Hand Memory

A large component of your initial memory will be hand memory, which comes from repeated practice. The hand just goes on playing without your really remembering each note. Although we will discuss all the known types of memory below, we will start with analyzing hand memory first because historically, it was frequently thought of as the only and best method of memory although, in reality, it is the least important. “Hand memory" has at least two components: a reflex hand motion that comes from touching the keys and a reflex in the brain from the sound of the piano. Both serve as cues for your hand to move in a pre-programmed way. For simplicity, we will lump them together and call them hand memory. Hand memory is useful because it helps you to memorize at the same time that you practice the piece. In fact, everybody must practice common constructs, such as scales, arpeggios, Alberti accompaniments, etc., from hand memory so that your hands can play them automatically, without having to think about every note. Therefore, when you start to memorize a new piece, there is no need to consciously avoid hand memory. Once acquired, you will never lose hand memory, and we show below how to use it to recover from blackouts.

The biological mechanism by which the hands acquire hand memory is not well understood but my hypothesis is that it involves nerve cells outside the conscious brain, such as the nerve cells in the spinal chord, in addition to the brain. The number of nerve cells outside the brain is probably comparable to the number in the brain. Although the piano playing commands must originate in the brain, it is quite probable that the rapid playing reflexes do not travel all the way up to the conscious brain. Thus hand memory must be a type of reflex that involves many types of nerve cells. In response to playing the first note, the reflex plays the second note, which stimulates the third note, etc. This explains why, when you get stuck, hand memory will not help you restart unless you go all the way back to the first note. In fact, restarting a piece at some arbitrary place is an excellent test of whether you are playing from hand memory or you have another backup memory method. Because it is just a conditioned response, hand memory is not true memory and has numerous serious disadvantages.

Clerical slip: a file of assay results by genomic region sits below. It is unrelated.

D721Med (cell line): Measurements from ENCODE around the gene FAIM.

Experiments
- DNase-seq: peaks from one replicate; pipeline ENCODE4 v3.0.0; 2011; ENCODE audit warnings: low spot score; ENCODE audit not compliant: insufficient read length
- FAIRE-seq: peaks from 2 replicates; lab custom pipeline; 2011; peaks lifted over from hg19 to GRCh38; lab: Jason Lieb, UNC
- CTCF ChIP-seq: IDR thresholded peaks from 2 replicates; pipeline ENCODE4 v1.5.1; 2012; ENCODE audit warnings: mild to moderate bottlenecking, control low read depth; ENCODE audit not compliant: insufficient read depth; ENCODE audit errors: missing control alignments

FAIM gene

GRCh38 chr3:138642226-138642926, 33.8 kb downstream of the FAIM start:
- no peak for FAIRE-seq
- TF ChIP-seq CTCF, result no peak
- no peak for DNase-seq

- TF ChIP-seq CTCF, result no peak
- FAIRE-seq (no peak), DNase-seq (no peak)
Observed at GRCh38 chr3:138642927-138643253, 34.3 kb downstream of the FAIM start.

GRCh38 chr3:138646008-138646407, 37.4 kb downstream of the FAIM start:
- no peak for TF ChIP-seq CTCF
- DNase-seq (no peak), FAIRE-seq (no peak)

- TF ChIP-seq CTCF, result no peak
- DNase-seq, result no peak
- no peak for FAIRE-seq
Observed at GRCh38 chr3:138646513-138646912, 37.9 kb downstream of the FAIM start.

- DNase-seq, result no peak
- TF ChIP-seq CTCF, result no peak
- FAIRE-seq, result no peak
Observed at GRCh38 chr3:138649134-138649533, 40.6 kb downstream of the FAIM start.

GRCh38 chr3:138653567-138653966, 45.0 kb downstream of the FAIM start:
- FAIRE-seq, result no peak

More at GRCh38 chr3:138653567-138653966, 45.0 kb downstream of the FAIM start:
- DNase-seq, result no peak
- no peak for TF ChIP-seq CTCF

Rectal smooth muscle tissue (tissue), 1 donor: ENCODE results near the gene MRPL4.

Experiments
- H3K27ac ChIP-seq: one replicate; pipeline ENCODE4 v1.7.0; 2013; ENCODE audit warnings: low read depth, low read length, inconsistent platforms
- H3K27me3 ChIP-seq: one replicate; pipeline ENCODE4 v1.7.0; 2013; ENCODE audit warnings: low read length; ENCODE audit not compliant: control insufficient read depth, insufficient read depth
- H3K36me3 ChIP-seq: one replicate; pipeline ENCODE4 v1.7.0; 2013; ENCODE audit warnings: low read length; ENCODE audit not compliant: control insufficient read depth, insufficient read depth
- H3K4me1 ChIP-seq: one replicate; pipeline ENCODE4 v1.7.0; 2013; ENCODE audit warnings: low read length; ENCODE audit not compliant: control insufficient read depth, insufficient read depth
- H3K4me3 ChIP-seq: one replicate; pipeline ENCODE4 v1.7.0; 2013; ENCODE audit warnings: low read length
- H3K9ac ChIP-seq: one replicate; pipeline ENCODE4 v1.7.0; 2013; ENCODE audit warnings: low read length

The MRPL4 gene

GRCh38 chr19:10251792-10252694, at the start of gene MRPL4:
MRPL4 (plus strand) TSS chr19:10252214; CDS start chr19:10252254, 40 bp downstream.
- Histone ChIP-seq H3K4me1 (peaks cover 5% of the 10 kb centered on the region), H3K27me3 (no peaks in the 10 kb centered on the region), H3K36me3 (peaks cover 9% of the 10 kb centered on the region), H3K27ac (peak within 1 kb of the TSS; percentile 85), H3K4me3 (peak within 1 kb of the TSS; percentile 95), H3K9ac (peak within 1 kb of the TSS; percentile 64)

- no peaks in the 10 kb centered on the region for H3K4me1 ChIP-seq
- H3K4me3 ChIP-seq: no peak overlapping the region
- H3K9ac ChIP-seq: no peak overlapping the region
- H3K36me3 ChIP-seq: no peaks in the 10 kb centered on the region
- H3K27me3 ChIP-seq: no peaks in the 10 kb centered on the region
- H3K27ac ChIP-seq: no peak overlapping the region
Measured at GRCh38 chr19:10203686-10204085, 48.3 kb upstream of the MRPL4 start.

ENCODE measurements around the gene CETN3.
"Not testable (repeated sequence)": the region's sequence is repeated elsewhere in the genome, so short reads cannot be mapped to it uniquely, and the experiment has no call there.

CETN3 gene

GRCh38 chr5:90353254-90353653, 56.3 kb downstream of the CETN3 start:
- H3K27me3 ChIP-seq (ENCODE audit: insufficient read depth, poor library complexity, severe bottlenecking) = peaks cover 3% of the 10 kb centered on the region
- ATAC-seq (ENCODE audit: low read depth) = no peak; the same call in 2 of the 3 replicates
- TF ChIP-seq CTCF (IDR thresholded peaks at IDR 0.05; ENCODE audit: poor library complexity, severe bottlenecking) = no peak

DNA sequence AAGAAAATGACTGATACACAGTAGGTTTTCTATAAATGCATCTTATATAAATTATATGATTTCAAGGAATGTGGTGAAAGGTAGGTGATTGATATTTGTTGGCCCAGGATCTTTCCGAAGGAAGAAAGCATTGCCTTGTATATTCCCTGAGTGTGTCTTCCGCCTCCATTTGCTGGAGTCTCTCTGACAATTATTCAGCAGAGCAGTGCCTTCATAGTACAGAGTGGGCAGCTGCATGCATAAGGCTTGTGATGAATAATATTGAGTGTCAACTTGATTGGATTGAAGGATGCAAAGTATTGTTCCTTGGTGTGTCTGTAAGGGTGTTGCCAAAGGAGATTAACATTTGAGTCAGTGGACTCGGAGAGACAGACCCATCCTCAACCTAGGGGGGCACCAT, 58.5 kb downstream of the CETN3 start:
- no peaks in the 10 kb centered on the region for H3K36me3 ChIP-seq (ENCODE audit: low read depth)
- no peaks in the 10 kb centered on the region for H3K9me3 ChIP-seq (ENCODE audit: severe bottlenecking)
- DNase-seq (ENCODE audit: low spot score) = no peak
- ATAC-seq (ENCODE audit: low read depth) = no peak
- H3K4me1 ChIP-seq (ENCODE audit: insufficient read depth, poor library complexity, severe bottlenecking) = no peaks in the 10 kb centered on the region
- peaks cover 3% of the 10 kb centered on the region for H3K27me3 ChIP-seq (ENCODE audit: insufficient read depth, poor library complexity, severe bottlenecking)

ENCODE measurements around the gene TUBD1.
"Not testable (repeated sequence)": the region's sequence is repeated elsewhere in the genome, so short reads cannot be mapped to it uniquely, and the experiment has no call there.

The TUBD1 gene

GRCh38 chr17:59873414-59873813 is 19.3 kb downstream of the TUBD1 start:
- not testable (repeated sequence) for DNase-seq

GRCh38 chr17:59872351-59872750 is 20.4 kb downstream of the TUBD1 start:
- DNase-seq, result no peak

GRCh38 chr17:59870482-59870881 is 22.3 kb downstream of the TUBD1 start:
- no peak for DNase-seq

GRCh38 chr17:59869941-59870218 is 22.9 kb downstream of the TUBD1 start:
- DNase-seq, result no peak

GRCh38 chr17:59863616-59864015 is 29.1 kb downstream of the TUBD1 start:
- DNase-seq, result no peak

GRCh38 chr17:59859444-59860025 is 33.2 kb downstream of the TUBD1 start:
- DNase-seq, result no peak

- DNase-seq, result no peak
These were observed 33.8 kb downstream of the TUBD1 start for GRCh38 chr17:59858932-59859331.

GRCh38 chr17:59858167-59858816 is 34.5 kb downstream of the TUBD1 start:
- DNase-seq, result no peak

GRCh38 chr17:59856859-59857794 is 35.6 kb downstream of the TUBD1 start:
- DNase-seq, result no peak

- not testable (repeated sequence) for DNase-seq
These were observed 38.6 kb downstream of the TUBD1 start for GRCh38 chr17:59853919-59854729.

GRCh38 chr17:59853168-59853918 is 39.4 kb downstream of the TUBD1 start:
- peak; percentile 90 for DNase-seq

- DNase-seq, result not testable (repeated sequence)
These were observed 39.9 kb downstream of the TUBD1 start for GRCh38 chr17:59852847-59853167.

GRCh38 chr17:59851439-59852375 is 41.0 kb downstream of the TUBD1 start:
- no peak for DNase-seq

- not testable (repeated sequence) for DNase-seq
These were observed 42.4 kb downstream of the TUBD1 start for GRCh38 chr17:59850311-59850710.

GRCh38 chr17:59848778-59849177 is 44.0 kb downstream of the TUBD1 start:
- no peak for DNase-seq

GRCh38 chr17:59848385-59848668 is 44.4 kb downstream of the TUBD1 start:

When we talk about hand memory, we usually mean HT memory. Because hand memory is acquired only after many repetitions, it is one of the most difficult memories to erase or change. This is one of the main reasons for HS practice -- to avoid acquiring incorrect HT habits that will be so difficult to change. HS memory is fundamentally different from HT memory. HS play is simpler and can be controlled directly from the brain. In HT memory, you need some kind of feedback in order to coordinate the hands (and probably the two halves of the brain) to the accuracy needed for music. Therefore, HS practice is the most effective method for avoiding the dependence on hand memory.

It is not possible to draw a clear distinction between technique and memory. A pianist with more technique can memorize faster. One reason you cannot separate memory from technique is that both are needed to play, and unless you can play, you can demonstrate neither technique nor memory. Therefore, there is a deeper biological basis (besides mere convenience of saving time, etc.) underlying the method of this book by which memory and technique are simultaneously acquired.